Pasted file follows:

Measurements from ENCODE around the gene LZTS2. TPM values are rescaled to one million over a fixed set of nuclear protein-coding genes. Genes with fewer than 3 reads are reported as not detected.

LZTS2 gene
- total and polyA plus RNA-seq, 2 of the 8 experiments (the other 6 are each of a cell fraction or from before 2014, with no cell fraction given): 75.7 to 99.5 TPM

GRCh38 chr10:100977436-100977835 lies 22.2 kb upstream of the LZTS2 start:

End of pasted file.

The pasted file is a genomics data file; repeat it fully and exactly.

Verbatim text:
Measurements from ENCODE around the gene LZTS2. TPM values are rescaled to one million over a fixed set of nuclear protein-coding genes. Genes with fewer than 3 reads are reported as not detected.

LZTS2 gene
- total and polyA plus RNA-seq, 2 of the 8 experiments (the other 6 are each of a cell fraction or from before 2014, with no cell fraction given): 75.7 to 99.5 TPM

GRCh38 chr10:100977436-100977835 lies 22.2 kb upstream of the LZTS2 start: